TRNN Replay: On Reality Asserts Itself, Mr. Drake says that in the name of national security we are eating out the very heart of democracy; what will be left will be a garrison state
PAUL JAY, SENIOR EDITOR, TRNN: Welcome back to Reality Asserts Itself on The Real News Network. I’m Paul Jay. We’re continuing our series of interviews with Thomas Drake. He joins us again in the studio. Thanks for joining us. THOMAS DRAKE, WHISTLEBLOWER AND FMR. NSA SENIOR EXEC.: Thanks for having me. JAY: So, one more time, fast, Thomas is a former senior executive at the U.S. National Security Agency and he’s a whistleblower. And you’ve got to watch the other parts. So I’m kind of–I don’t know if I’m surprised, amazed, or whatever, but it seems important how well this national security state, how well this system can adapt to whistleblowers. Like, Bradley Manning showed us video of helicopters slaughtering people down in the street, including in a van a kid and this and that. DRAKE: War crimes. JAY: It’s a war crime. And it’s a story for a few days, and the Snowden revelations, the fact that a million people get killed in the Iraq War, I mean, maybe the most important one of them all, the fact that the whole Iraq War is illegal and based on a total fabrication. DRAKE: Complete, utter fabrication. JAY: Utter. Move on. DRAKE: Everything Powell said was a lie in front of the world at the United Nations. JAY: And they knew it. In fact, my own little speculation here is that the reason they wanted the UN inspectors to go in was to make sure that there was no weapons of mass distraction, ’cause if there actually was, you wouldn’t have invaded. If Powell was telling the truth, that there are SCUD missiles all around Baghdad with biological weapons pointed at Israel, you’re actually going to invade under those conditions? You actually want to make sure that there’s nothing there, and then you go in. But anyway. My point is is what do you make of that the fact that–and Snowden revelations–actually, here’s a little clip of Michael Hayden talking about the U.S.A. Freedom Act and how important a blow this was to his surveillance state.
MICHAEL HAYDEN, FORMER NSA DIRECTOR: If somebody would come up to me and say “Look, Hayden, here’s the thing: This Snowden thing is going to be a nightmare for you guys for about two years. And when we get all done with it, what you’re going to be required to do is that little 215 program about American telephony metadata — and by the way, you can still have access to it, but you got to go to the court and get access to it from the companies, rather than keep it to yourself” — I go: “And this is it after two years? Cool!”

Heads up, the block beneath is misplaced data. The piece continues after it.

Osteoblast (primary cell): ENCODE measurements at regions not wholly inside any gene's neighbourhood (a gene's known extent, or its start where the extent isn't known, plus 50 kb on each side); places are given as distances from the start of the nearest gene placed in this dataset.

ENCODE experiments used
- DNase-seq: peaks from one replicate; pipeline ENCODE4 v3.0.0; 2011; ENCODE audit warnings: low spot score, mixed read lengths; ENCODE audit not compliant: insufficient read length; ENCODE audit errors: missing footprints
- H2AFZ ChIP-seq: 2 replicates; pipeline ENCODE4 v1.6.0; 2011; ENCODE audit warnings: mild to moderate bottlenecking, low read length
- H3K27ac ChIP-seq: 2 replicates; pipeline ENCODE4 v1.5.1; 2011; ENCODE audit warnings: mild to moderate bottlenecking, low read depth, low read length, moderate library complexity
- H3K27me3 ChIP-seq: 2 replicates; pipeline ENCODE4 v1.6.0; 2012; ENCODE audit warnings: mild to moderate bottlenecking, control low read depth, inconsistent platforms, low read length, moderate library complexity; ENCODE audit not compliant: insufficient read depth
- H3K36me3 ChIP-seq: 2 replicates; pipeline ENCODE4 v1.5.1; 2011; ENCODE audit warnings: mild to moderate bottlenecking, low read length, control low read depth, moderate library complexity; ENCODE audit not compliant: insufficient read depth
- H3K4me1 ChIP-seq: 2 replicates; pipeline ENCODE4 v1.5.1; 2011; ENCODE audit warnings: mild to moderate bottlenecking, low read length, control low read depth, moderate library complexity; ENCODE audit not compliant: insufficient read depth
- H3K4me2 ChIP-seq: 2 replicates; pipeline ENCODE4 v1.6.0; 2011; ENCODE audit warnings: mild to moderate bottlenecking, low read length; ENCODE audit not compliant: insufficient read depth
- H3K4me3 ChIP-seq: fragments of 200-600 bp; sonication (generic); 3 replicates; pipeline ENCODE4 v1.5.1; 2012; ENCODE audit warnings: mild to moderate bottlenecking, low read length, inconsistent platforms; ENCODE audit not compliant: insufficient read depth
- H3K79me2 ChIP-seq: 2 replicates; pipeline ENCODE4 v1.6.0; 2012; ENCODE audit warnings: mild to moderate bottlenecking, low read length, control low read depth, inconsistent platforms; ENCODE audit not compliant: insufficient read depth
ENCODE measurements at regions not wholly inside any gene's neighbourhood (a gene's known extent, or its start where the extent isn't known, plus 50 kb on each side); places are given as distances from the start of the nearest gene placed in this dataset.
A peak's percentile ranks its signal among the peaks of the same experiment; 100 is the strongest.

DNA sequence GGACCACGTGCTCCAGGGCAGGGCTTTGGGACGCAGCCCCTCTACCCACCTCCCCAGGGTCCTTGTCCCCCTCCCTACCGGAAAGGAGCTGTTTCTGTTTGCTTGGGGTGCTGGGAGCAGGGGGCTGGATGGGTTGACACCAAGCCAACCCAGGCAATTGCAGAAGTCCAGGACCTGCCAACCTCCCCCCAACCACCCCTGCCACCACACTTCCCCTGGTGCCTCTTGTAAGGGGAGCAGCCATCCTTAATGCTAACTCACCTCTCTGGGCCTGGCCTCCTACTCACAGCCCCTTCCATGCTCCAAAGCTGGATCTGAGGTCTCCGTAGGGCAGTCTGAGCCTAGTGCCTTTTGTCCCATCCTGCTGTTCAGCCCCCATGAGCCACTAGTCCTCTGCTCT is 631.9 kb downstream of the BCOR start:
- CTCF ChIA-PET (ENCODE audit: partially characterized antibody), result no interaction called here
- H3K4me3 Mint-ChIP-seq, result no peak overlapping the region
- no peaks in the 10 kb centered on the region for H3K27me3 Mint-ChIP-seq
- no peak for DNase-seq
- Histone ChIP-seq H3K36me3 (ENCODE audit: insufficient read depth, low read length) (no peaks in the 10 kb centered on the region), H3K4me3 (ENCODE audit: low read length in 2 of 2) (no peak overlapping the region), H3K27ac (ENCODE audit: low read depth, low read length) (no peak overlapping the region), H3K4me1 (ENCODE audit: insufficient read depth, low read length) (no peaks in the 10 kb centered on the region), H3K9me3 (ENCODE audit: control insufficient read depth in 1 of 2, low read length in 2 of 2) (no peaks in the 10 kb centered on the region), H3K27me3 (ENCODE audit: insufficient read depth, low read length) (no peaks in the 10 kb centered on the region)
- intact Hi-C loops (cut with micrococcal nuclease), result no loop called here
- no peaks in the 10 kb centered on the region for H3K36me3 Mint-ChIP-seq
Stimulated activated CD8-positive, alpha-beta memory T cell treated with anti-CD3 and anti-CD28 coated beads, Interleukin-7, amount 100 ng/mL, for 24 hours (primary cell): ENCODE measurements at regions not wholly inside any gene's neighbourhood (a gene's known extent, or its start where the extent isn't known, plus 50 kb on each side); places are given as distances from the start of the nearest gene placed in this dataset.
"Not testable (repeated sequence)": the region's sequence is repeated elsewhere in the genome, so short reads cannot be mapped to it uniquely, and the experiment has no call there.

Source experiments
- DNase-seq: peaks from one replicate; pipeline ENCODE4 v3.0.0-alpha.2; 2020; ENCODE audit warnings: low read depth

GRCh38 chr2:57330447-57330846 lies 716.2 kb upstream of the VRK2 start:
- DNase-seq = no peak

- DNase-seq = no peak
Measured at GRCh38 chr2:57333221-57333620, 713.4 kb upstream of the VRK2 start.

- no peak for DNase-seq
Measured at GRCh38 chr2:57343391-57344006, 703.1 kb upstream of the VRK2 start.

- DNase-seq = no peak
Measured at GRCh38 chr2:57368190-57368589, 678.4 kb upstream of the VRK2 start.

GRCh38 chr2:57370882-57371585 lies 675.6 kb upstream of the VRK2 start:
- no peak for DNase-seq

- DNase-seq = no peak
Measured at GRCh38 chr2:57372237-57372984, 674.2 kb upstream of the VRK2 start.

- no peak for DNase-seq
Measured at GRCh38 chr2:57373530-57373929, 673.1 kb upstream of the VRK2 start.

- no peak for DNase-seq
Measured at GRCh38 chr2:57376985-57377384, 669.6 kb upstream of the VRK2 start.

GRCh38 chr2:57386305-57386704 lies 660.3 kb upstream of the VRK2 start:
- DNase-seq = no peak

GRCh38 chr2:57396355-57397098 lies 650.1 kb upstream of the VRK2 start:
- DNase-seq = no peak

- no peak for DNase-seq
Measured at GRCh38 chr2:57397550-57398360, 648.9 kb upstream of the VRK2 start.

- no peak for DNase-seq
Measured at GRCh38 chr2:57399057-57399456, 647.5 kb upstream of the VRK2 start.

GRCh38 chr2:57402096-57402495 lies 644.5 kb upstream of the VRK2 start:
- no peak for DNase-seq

DRAKE: It’s an NSA-approved act. That should tell you everything. They have no problems with the U.S.A. Freedom Act. JAY: So, before we get into the detail of that, but what do you make of there’s been such revelations, such exposures, and they can kind of just shrug it off and keep going? DRAKE: Well, it reminds me of Catch-22, the Joseph Heller novel. We have the power. Who’s going to stop us? Even when they’re exposed, because they’re the ones that have the power, and that kind of power, as Frederick Douglass said back in the 19th century, does not yield willingly. JAY: And what do you make of the role of the media in all this? ‘Cause this isn’t possible without such an important enabling role of mainstream TV news. DRAKE: Mainstream is mostly complicit. It’s to their advantage to maintain the status quo, which means they’ve sold out to power, they’ve sold out to access. They’ve become stenographers for the government, mouthpieces for the government, parroting government talking points. JAY: I guess also they rightly have judged–and not just the media, but the people who have such power–and that’s not just people in political positions, but people that have lots of money that can pick up the phone and get people in political positions whenever they please and finance their election campaigns and all that–they have judged, and correctly to a large extent, that for most people day-to-day life is such a struggle that a lot of these other issues we’re talking about just are abstractions. They just don’t seem to affect your life. DRAKE: Much of it is. I mean, for most people, they’re not affected by all this. The wars that you’re talking about take place elsewhere. They’re someone else’s problem. Better there than here. And, hey, the government’s supposed to keep us safe, so, well, if they’re keeping us safe, then I don’t have any reason to question them. And I hear this all the time. I have nothing to hide, so what am I worried about? I don’t care if they’re listening in on my conversations, even if I’m not doing anything wrong. JAY: What’s your answer to that? DRAKE: Well, I actually do a privacy exercise with people. And everybody to date, it’s been thousands of people, and no one has said yes when I run this exercise, which is turn over all your keys and all your passwords and all your accounts and all your health records and everything else and put them in a lockbox, and I’m going to keep them safe for you. And everybody, with the exception of one person, said maybe, and he was being cute, have said no. And then we have a real conversation on why, ’cause if you’re not willing to do that with me as a consenting adult, as a fellow citizen, then why would you be willing to let the government do it in secret? That somehow the government is more trustworthy than me? That’s where we have a real conversation about what matters. It does come back to we the people. Someone said if there was a fatal flaw in any form of democracy it’s the people. So part of it, power recognizes that most people don’t have the cycles to deal with this, they don’t have the time to deal with it. And yet we have a fundamental responsibility as a civic responsibility as citizens to remain informed and keep informed. That means there is an obligation on the part of the press to inform the public. Well, what if the press is not informing the public? What if it’s not actually providing everything the public needs to know in the public interest? Now that means whistleblowers in essence are–they’re the canaries in this constitutional coal mine or the coal mines of democracy, ’cause we’re the ones that are giving the warnings. JAY: I mean, I think part of what the media does–and it happens throughout the culture–there’s a disconnect, as if this national security state is somehow just about protecting American foreign interest abroad or against threats, and even if it oversteps. But it’s not seen as that it’s directly connected with why wages are so low, why people live in poverty, why there’s high crime rates, why schools are so bad. I mean, it’s the states in defense of a whole legal superstructure that’s all about– DRAKE: You have a shadow–. JAY: –a few people getting rich. DRAKE: Well, it largely is. And that’s–I’ve said this. I keep saying this. I’ve been saying this for years. The shadow government obviously is its own enterprise, and it rewards those who pay obeisance quite richly. You can make a tremendous amount of money and have a lot of access as long as you remain silent and just do your job. And if you’re a large corporation, because you now have this extraordinary alliance between government and corporations, then guess what? That alliance is–there’s not much daylight between those two. So that’s why I like the U.S.A. Freedom Act, for example. Yeah, if you’re a Hayden, director of NSA, hey, who cares whether we hold the data or if Verizon holds the data? We could argue about the particulars, but we still have access to it. So what’s the difference? Plus they get immunity, so no one can ever file a class-action suit against them, because they’ve got a national security exception. So, yeah. But what are we talking about? I mean, I keep coming back to, yeah, how much money are we spending on national security and what are we getting in return? The argument was made that mass surveillance was necessary, okay, because it stopped terrorist incident–I mean, this is the grand justification. You know, when pressed to the test, even Alexander first said 54; when it came right down to it, maybe one, and that was probably stopped by traditional law enforcement. That was a taxi driver in San Diego wiring $8,500 to Al-Shabaab in Somalia. So all of that and essentially turning the Fourth Amendment inside out under national security justifications, all that money was spent? And then what about all the overseas adventures? If you add all that up, we’re talking multiple trillions of dollars from 2001 until 2015. What could we have spent that money on? With all that money, what are we trading off is what I would argue. Are we actually saying that providing for national security, not the common defense, but just national security now takes priority and precedence over everything else, including one of the key obligations of the government, to provide for the common defense under the preamble to the Constitution? That’s what we’re sacrificing. That’s what we’re losing. JAY: And it’s kind of ironic, ’cause if you actually push some of these hawks in politics that support this policy, one of their main defense is how much jobs this all creates. But it’s kind of a real joke, because the same people are against any government employment program that might build schools or a green economy and all of this. But that’s precisely what all of this military spending is is a government–. DRAKE: But that’s a privileged–it’s effectively a privileged, gated community. That’s what it is. The vast majority of Americans don’t get to enjoy that. So what does that mean for the rest of the country? Now you’re back to, you know, it’s the 1 percent solution. That’s–Occupy Wall Street did have it right, right? The 99 percent are left out of that equation. So increasingly, you’re bankrupting the future of the country, including its own national treasure, for national security. JAY: Well, to defend a stratum–it’s actually more than 1 percent. One percent are certainly benefiting the most, but people who benefit might be as much as 10, 15 percent of the society. DRAKE: Yeah, in terms of residual trickle down–you know, that trickle, yes, probably do. JAY: And for those who–. DRAKE: But it has an enormous influence, shadow, over the rest of the economy. Enormous. There’s been a number of studies that have been done. It’s what are we doing to ourselves? ‘Cause ultimately what you’re–you’re basically eating out the very heart of your own democracy. And so what’s going to be left? Is that what we’re going to be left? We’re just going to end up being a garrison state? That’s effectively what’s happening. JAY: I saw a very interesting study of Germany in ’39, ’40. By the time they used militarization to stimulate the economy and get out of deep depression and crazy inflation, there was nothing left but to go to war. When your economy’s essentially militarized, then you’ve got go to war. DRAKE: Look, the psychology here–again, I’ve got to put it on the table–if I spend this much money in terms of militarizing–remember, we’ve declared the entire globe a battlefield. That includes the United States of America. And if you read the National Defense Authorization Act, right, section 1021, 1022, right, it’s clear they can pick up–if I define you as an enemy of the state, I can take you off the street if I want to, and then incarcerate you, and I can put special exceptions on you in terms of how we handle it. Basically, your due processes are severely–due process rights are severely restricted. JAY: Well, almost eliminated. DRAKE: Well, what type of governing structure is that? It certainly not a republic or a democracy. That’s a military state. That’s what we’re moving towards in terms of this structure. JAY: And a gated community’s pretty good. DRAKE: Well, you want to–you’re going to defend the gated communities, right, against any and all threats. So you have to ensure there are no threats. How do you ensure there are no threats or possible threats? I’ve got to basically surveil society at large, both within and without the gated community, just in case, this just in case, just as an insurance policy. You just never know. And have all this money to back it up. Remember, part of this trickle-down effect is infecting local police precincts, right, where they’re actually getting a lot of the largess from the military. You just see what shows up, right? JAY: Yeah, the whole militarization of cops. DRAKE: That militarization, I would argue, is deeply disturbing in terms of the future of democracy, because what do you then become? And your purpose then is to ensure you exercise that. You have to exercise that power to ensure you remain in power and to send the message that you’re in power. JAY: And the other thing that–I don’t think it’s new, but I think it’s more pervasive–in politics and certainly in many sectors of business, psychopaths seem to rise to the top. I mean, this is just made for psychopathy. If you have no conscience, you’ll do whatever it takes, damn the consequences, and you’re smart and know how to contain it within the law or get away with it, you can do very well. DRAKE: Another elephant in the room. Most of the positions of power of this type, particularly secret power, power that’s unaccountable, power that allows great irresponsibility–with great power comes great responsibility, but also with great power can exercise a great irresponsibility–attracts those who have other purposes in mind. And that’s those we have historically called psychopaths. And they can be extraordinarily high functioning adults. But they get to protect themselves in power. The other checks that normally keep them in tow aren’t there in these kind of positions. And so they get to–it’s the pathology of power. And most people that I–most people don’t seek office, most people don’t seek the presidency, most people don’t seek to control and lord it over others. They just don’t. But there are those who do. And I think this is–even the founding fathers and even in taking–stripping aside the legends, the myths about the founding fathers, realize that you had to put these checks in place. And remember, they were the radicalized elite of the day. They were the landlords. They also were going to be in power. But they didn’t want to have a military or an oligarchy in charge. Remember, George Washington resisted becoming essentially a lifer of a president. He said, no, I’ll go back to my estate in Northern Virginia. JAY: Would you agree with the statement that concentration of ownership also means concentration of political power? DRAKE: By definition it does–ownership of means, ownership of the production of the means to anything. JAY: So doesn’t that mean–. DRAKE: Particularly the national treasure. JAY: So doesn’t that mean change means changing the way stuff is owned? DRAKE: Ultimately, yes, when it comes right down to it, yes, changing the way things are owned. But, see, that’s partly–if you don’t have ownership of who you are, that’s in terms of your own space, right, which is sort of the value, moral proposition, which those [incompr.] the inalienable rights that were defined, protected [incompr.] natural law rights, but in terms of the Declaration of Independence, if you don’t have ownership of that, then you aren’t going to have ownership of anything else. And if those things that you have traditionally assigned ownership are taken away from you–why was the Fourth Amendment so huge in terms of even–remember, it went out, it was ratified, and they said, when it was in the process of being ratified, how do we protect ourselves from the government? There was no protection. That’s why the first ten amendments were added as the Bill of Rights. The Fourth Amendment is central to that, because before, the King could show up, an officer, right, could just show up with a writ of assistance and take anything away, including yourself. What ownership is that when anybody can just come onto your property–it’s not yours; I can take away your property, I can abscond with your property, I can constrain your property; I can even constrain you, I can restrain you from exercising sovereign will, and I have the power to do so. There’s no ownership in that. That means the state owns it. JAY: I mean, it seems to me we have had kind of two extremes in the last hundred and some odd years. You have the kind of–the socialist experiment in the Soviet Union and such where you wound up such concentration of ownership in the party, and thus concentration of power, and the idea that the individual sovereignty you talk about, on paper it was there, in practice it wasn’t. But then you have the American model of capitalism, where you have such concentration of wealth–and not even 1 percent, really; it’s the half of the 1 percent really controls the economy and the politics–on the face of it, there’s this individual sovereignty, and even that’s being eroded. But if we’re going to move forward, somehow we have to find a kind of solution to both extremes, meaning if–I don’t understand without public ownership how you can challenge concentrated political power. DRAKE: You can’t. You end up in the same place. JAY: On the other hand, you have to have a way to democratize that, or you end up with your East German Stasi. DRAKE: Yes. And some would argue capitalism is just another face of all this in the end, the end the state of capitalism. It concentrates the wealth in the hands of a very few. So what’s the difference in the end? Maybe it takes longer to get there, ’cause you had to actually involve more people to get there. Remember, what are you feeding off of? ‘Cause you can’t take over right away, because that would be too obvious. State-owned enterprises, right? It ends up being a corporation. JAY: Well, again, depends on how it’s done. I mean, if it’s, like, democratized–like, we’ve seen some experiments in Latin America where you actually can have elected managements, and there’s ways to democratize. I’m not saying it was ever–it was really done, but that’s where we have to go forward. DRAKE: That’s what–some would argue, growing up in Vermont, that’s where I would argue, in contrast to capitalism, what you’re really talking about is free enterprise. The free enterprise system is much closer to that model. That is much more about public ownership, but with private sovereignty protected. That’s a model I grew up with. I saw that in play every day. We even had a barter system, people trading services for the other. It was in the community, it was all local, and it was regional. JAY: But is it inevitable, the way capitalism works, that you move towards this not just concentration of ownership and not just concentration of political power, but the dominance of the finance sector, which is completely parasitical? DRAKE: That becomes the engine. That’s the oil. And so, if you own those means, as we saw with what happened during this last financial crisis–then guess what? Who was truly held accountable? We bailed them out. So what happens to Main Street? That’s Wall Street. What happens to Main Street? I’m not sure where Main Street is anymore, ’cause it doesn’t look like a street most of the time, and it’s been given up to other things. It’s extremely concerning. I mean, I talk to people about this, and you [incompr.] I say, well, then, one means you have is the power of the ballot. In our system of governance, we still have the second branch of government. That’s the legislative. They’re the ones that, quote-unquote, represent the people. I mean, it does remind me of the think Frank Capra movie, right, Mr. Smith Goes to Washington. Look what he got caught up in. That movie was what? Almost 80 years old now. JAY: He got destroyed. DRAKE: Yeah, although, if you made public appeal, public interest, you know, but there was extraordinarily powerful interests revealed. People forget about the interests that were put at stake simply because he wanted to tell the truth. JAY: About a mining company, I think. DRAKE: Yeah. Well, it was a Boy Scout [incompr.] yeah, because they had already bought it, right? They couldn’t have some Boy Scout summer camp getting in the way, right? ‘Cause he was just a junior senator, and he’d already been picked, right? He didn’t even know that his senior senator was corrupt. JAY: He was supposed to be a patsy. DRAKE: He was already owned. Exactly. Don’t say anything. JAY: Well, I guess the conclusion of all this is people should stop, if they have any illusions left, that the elites that are controlling things now are going to solve anything for them. DRAKE: They won’t unless they’re held accountable. And even then, they’re going to hold on to the power. There’s other means. I mean, you get into public ownership, this is where I appeal directly to people. Does this matter? If it matters, you’re going to take action. If it matters, you’ll form. If it matters, you’ll align with those who do want to take back that ownership publicly. If you don’t, well, then don’t be surprised with what you get. I have some people that also have given up at all this. They just say, this is history; it has to run its course. We’re an empire no different than any other empire in history; we’re going to end up in the dustbin of–. So you’re seeing the slow dissolution of that empire. So just let it run its course, Tom, and do your best to survive for the rest of your life, right, because you already paid a high enough price and luckily you didn’t end up in prison. You know what liberty and freedom means. I said, yeah, that’s why I’m out here in public defending it. JAY: Yeah, ’cause if you follow that type of psychology, then you really end up in Hitler type situations. DRAKE: Look, I’ve spoken to people from that era. It’s really–I shiver, I mean, shiver, the conversations I’ve had with people from the 1930s. They talk about the siren call, right, of authority and order, and we’ll take care of you, and all these other exceptional threats. Don’t worry about it. Everything seemed normal. As long as the trains are running on time, as long as there’s food at the corner grocery store, doesn’t matter what else is going on. And, by the way, remember what Joseph Goebbels said, minister of propaganda, [incompr.] this is where the history just is eyewitness here, the dark eyewitness of history–you know, nothing to fear if you have nothing to hide, really. But you don’t get to make that choice. The government gets to make that choice, which means they own you. Do you really want to give up that ownership? Then you’ve got to exercise your sovereignty. You choose not to exercise your sovereignty, someone else will take it from you. JAY: Alright. Thanks for joining us. And thank you for joining us. This concludes this round with Thomas Drake. But Thomas has agreed to come back. So sometime in the next little while we’re going to pick up the conversation. If you have questions you’d like to ask Thomas, I think he will be more than agreeable to respond to them. So write in and we’ll pick up sometime in the next few weeks or so. Thanks for joining us again. DRAKE: Thanks for having me. JAY: And thank you for joining us on Reality Asserts Itself on The Real News Network.